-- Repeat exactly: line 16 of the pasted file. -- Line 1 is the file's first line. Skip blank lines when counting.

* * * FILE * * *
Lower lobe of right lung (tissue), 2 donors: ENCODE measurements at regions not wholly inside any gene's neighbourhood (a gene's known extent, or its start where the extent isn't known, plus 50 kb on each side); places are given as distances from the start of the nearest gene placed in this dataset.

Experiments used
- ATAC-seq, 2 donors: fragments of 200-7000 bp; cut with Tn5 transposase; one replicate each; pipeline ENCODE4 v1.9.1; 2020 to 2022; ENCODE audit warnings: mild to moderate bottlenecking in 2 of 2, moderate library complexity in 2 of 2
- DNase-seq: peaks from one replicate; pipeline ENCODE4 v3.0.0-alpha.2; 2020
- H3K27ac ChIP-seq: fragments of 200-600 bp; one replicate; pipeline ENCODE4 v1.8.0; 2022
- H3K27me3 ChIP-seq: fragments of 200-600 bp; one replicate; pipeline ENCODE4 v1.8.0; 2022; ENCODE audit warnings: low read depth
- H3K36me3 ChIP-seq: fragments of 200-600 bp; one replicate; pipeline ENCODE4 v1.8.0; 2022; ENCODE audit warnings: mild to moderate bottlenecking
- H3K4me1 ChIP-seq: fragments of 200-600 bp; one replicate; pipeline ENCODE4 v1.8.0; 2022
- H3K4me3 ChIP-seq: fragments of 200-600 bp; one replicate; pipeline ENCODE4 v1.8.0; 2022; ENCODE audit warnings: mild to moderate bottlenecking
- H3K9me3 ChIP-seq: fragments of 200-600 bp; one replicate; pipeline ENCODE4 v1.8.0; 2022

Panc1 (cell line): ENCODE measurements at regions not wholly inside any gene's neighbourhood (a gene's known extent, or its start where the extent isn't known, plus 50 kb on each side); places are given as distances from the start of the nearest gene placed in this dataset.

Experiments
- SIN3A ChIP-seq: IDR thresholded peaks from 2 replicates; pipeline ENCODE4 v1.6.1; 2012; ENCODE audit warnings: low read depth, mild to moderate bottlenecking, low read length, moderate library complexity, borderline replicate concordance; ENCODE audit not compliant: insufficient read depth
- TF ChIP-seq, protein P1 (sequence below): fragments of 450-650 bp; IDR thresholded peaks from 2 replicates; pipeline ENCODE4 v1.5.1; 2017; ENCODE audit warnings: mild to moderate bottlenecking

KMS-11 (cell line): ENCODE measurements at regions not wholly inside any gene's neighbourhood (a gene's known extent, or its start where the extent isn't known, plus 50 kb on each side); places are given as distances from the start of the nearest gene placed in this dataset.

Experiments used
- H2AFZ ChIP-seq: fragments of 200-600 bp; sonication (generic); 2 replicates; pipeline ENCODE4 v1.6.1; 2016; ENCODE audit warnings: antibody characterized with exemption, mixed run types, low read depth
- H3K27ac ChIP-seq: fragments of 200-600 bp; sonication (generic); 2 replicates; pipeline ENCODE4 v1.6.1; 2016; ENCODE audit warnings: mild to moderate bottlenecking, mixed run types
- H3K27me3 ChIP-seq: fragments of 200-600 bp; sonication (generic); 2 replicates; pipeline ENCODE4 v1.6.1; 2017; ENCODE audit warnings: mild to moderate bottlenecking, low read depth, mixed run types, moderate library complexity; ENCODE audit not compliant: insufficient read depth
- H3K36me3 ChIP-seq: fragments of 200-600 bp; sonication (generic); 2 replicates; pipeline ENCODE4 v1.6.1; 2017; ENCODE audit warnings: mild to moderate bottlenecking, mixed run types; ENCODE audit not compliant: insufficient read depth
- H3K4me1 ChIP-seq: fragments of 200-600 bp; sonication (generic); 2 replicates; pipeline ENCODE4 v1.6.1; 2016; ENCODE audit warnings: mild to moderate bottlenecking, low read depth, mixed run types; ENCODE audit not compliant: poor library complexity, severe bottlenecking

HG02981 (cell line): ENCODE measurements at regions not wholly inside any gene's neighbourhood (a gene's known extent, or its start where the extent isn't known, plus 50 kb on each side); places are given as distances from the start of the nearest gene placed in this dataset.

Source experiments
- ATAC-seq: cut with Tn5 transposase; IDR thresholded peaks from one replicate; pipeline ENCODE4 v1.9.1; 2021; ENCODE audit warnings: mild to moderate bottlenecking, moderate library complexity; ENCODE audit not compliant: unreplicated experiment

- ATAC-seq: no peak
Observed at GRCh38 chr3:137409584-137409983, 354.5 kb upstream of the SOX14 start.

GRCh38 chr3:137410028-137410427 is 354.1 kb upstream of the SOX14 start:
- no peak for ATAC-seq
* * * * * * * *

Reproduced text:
Experiments used